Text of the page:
updated - October 31, 2020 Saturday EDT
European Union said Tuesday that Apple Inc. might pay Ireland in billions for tax rebate since the American tech company seems to benefit from illegal tax deals.
The 28-nation bloc's executive Commission said that in the company's overseas tax practices preliminary report, Ireland granted Apple a low tax treatment that can be considered as a violation of EU's law. If proven true, Apple will be subjected to pay a heft repayment bill to Ireland as it funnels its fund to .
EU's watchdog's preliminary view learned that the deals Apple entered into Ireland's tax authorities from 1991 to 2007 can be considered State aid and thus, violates the EU's code on a free internal market.
The commissioner Joaquin Almunia said, "The commission is of the opinion that through those (tax) rulings the Irish authorities confer an advantage on Apple. That advantage is obtained every year and ongoing, when the annual tax liability is agreed upon by the tax authorities in view of that ruling."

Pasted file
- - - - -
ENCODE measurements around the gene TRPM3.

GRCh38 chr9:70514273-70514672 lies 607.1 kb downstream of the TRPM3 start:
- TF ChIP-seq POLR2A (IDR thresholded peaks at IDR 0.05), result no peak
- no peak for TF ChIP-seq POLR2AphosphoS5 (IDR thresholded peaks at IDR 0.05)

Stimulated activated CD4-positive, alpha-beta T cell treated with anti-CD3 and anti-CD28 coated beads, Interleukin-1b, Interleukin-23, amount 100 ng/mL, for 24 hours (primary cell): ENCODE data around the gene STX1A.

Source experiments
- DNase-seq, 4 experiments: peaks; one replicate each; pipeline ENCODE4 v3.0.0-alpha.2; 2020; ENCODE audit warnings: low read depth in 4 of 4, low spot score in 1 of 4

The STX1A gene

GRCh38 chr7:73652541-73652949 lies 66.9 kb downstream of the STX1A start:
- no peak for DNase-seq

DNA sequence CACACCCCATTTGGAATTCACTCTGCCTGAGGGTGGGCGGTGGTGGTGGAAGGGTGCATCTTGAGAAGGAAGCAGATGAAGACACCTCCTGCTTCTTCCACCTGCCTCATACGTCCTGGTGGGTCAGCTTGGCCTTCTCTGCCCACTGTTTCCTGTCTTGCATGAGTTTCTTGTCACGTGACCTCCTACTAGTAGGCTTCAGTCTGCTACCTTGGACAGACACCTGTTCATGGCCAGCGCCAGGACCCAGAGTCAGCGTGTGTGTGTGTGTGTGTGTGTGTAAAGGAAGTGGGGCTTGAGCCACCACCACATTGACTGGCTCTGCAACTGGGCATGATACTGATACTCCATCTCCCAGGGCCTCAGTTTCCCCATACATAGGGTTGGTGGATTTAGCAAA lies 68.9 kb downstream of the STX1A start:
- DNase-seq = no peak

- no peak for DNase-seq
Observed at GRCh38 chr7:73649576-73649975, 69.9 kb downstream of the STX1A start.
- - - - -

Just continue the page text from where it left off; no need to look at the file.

The Irish government denied the allegations and vowed to connect the ruling of European Union. The commission requires the government to submit more information about the deals. They are adamant that no rules were breached to sustain their image as a country with low corporate tax. The government set their corporate tax rate at 12.5 percent, roughly a third of what other European countries offer.
EU keeps the competition fair by prohibiting governments from proving aid to individual companies. They started the probe in June to crackdown companies who abuse loopholes on governments' tax system.
Apple said in an email that they didn't receive any tax favors in Ireland. They said that since the launch of iPhone in 2007, the tax they're paying in Ireland has increased tenfold.
"We're subject to the same tax laws as the countless other companies who do business in Ireland," the company said in the email.
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